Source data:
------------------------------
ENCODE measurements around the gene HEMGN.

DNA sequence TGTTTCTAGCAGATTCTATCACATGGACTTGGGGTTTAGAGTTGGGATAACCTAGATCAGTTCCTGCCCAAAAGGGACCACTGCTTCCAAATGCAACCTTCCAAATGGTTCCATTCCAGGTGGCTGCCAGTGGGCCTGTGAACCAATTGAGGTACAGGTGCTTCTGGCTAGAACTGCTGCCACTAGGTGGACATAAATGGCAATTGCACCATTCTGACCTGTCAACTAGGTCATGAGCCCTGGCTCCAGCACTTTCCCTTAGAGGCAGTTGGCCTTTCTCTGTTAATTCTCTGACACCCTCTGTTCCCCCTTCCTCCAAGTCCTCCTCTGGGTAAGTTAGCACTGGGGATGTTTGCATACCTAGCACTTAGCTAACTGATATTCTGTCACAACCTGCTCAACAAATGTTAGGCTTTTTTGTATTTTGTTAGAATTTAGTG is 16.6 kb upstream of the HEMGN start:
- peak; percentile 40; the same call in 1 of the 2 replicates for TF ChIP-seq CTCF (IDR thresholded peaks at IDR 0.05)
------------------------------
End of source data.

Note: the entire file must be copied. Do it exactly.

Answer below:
ENCODE measurements around the gene HEMGN.

DNA sequence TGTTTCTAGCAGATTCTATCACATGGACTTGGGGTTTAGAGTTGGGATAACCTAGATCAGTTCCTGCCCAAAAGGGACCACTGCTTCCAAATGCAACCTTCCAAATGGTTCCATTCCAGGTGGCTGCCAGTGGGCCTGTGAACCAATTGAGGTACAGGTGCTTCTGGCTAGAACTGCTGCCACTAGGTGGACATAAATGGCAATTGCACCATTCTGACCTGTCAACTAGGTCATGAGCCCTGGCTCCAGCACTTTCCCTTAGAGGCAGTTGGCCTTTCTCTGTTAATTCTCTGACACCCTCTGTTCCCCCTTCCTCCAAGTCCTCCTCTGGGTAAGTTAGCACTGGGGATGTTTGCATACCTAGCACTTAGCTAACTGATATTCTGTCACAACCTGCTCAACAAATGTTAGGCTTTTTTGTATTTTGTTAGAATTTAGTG is 16.6 kb upstream of the HEMGN start:
- peak; percentile 40; the same call in 1 of the 2 replicates for TF ChIP-seq CTCF (IDR thresholded peaks at IDR 0.05)